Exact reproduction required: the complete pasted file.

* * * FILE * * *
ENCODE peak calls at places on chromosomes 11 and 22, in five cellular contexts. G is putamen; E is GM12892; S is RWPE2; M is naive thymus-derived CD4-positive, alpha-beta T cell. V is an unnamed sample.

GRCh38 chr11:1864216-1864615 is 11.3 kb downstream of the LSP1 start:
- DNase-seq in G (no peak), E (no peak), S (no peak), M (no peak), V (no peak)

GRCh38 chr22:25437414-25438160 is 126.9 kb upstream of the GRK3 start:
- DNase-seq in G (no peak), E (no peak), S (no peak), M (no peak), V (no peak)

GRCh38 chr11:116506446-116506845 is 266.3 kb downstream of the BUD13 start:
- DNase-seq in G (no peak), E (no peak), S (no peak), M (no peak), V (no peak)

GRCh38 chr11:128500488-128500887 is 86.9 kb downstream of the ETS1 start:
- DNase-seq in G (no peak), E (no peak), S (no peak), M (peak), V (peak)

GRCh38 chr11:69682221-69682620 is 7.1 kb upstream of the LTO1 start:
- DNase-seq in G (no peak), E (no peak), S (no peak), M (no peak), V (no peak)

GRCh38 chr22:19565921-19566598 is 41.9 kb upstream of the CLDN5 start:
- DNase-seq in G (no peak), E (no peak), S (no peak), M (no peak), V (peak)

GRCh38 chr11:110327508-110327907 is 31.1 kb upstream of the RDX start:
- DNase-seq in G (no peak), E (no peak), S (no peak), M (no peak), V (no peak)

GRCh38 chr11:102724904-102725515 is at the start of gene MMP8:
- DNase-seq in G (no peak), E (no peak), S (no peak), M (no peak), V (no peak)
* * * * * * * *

ENCODE peak calls at places on chromosomes 11 and 22, in five cellular contexts. G is putamen; E is GM12892; S is RWPE2; M is naive thymus-derived CD4-positive, alpha-beta T cell. V is an unnamed sample.

GRCh38 chr11:1864216-1864615 is 11.3 kb downstream of the LSP1 start:
- DNase-seq in G (no peak), E (no peak), S (no peak), M (no peak), V (no peak)

GRCh38 chr22:25437414-25438160 is 126.9 kb upstream of the GRK3 start:
- DNase-seq in G (no peak), E (no peak), S (no peak), M (no peak), V (no peak)

GRCh38 chr11:116506446-116506845 is 266.3 kb downstream of the BUD13 start:
- DNase-seq in G (no peak), E (no peak), S (no peak), M (no peak), V (no peak)

GRCh38 chr11:128500488-128500887 is 86.9 kb downstream of the ETS1 start:
- DNase-seq in G (no peak), E (no peak), S (no peak), M (peak), V (peak)

GRCh38 chr11:69682221-69682620 is 7.1 kb upstream of the LTO1 start:
- DNase-seq in G (no peak), E (no peak), S (no peak), M (no peak), V (no peak)

GRCh38 chr22:19565921-19566598 is 41.9 kb upstream of the CLDN5 start:
- DNase-seq in G (no peak), E (no peak), S (no peak), M (no peak), V (peak)

GRCh38 chr11:110327508-110327907 is 31.1 kb upstream of the RDX start:
- DNase-seq in G (no peak), E (no peak), S (no peak), M (no peak), V (no peak)

GRCh38 chr11:102724904-102725515 is at the start of gene MMP8:
- DNase-seq in G (no peak), E (no peak), S (no peak), M (no peak), V (no peak)